66. Indigo Bank's acquisitions from Cinereal only have a real and substantial connection to the supply of the credit card facility.

Example 7 - acquisition of advertising services to sign up new cardholders

67. Sepia Bank acquires advertising services from Behemoth search engine to advertise its platinum credit card. The advertisements are placed at the top of Behemoth search results lists when particular search terms are used.

68. The advertisements promote the features of the credit card, such as a 12-month interest-free balance transfer for new cardholders. The advertisements link to a page on Sepia Bank's website, which gives more information about the platinum credit card and how to apply. The advertisement is intended to attract new cardholders.

69. Considered objectively, this acquisition is made to promote Sepia Bank's credit card facilities, and is intended for originating these supplies. The acquisition of advertising services has a real and substantial connection to those supplies.[22]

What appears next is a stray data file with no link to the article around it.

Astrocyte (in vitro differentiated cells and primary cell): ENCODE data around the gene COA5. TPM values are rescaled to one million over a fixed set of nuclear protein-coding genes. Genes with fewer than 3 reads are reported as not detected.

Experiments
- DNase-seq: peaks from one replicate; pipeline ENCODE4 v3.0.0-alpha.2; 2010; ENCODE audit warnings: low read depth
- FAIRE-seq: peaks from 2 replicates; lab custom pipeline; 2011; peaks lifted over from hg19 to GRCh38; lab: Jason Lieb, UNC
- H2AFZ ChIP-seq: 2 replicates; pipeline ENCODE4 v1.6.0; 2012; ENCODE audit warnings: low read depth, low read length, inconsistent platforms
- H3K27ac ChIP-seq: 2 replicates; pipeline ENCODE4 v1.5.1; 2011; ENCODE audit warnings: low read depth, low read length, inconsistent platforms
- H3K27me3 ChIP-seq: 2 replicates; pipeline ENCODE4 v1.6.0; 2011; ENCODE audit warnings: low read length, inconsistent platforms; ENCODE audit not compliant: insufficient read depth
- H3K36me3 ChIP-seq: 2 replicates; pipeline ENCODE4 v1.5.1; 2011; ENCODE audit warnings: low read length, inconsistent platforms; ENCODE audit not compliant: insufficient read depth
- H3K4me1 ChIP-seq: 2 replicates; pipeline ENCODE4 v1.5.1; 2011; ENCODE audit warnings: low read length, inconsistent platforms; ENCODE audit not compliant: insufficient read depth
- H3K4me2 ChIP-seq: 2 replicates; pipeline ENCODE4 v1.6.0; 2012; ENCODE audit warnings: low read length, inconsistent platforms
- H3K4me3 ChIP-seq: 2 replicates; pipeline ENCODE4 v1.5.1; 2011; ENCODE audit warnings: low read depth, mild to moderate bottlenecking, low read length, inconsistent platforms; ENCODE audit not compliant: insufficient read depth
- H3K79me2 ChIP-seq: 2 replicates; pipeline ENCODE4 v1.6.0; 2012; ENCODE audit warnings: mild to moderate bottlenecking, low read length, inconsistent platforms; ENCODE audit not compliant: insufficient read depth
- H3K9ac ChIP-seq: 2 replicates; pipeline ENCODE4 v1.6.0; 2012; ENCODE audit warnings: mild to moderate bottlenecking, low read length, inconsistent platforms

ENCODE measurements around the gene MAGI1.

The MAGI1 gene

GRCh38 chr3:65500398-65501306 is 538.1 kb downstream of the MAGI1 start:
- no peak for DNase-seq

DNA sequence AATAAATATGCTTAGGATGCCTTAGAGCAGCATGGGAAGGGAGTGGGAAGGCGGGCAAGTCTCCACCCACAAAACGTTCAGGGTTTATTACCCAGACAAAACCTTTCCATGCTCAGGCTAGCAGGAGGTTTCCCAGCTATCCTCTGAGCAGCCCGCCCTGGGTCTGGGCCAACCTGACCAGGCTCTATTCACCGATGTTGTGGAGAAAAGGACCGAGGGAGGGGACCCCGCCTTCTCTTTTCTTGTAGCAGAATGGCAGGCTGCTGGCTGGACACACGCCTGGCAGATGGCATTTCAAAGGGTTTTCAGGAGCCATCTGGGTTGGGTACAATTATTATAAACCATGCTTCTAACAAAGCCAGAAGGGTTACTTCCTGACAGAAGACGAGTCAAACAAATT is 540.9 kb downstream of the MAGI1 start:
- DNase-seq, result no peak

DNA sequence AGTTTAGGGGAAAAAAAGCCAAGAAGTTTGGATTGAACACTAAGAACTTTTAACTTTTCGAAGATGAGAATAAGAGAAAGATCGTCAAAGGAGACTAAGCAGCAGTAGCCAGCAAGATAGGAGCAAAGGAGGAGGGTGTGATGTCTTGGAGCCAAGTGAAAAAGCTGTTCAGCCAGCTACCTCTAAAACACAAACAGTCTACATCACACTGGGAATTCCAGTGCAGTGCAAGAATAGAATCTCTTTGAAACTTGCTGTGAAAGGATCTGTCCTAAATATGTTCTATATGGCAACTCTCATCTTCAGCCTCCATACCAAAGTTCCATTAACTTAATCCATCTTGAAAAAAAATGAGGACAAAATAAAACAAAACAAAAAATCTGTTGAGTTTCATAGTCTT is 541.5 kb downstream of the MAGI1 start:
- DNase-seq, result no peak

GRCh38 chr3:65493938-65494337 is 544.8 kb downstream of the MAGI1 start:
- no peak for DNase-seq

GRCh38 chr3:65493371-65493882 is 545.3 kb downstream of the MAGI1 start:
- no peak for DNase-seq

70. The acquisitions from Behemoth do not have a real and substantial connection to any interchange services that Sepia Bank supplies when the new cardholder is provided with credit under the credit card facility. This is because the advertising is only intended to induce new cardholders to apply for credit, in order for Sepia Bank to make the supply of the credit card facility.

71. Sepia Bank's acquisition of advertising services only has a real and substantial connection to the supply of the credit card facility.

Example 8 - acquisition of advertising services to raise public awareness of the entity

72. Celadon Bank pays for advertising services for a television advertising campaign. The advertisement is focused on Celadon Bank's sponsorship of a local sporting team. The advertisement is intended to enhance and promote Celadan Bank's image to viewers, and is not focused on specific products or services.

73. Celadon Bank allocates part of the costs for the advertising campaign to their credit card issuing area. Considered objectively, the acquisition promotes Celadon Bank as a whole, rather than specific products or services. As the acquisition is to increase public awareness of the entity and its products in general, the acquisitions relate to all of the supplies that the bank makes.[23]

74. As this acquisition relates to Celadon Bank's enterprise as a whole, it does not have a direct connection to any particular supplies. This acquisition has an indirect connection to all the activities of the enterprise.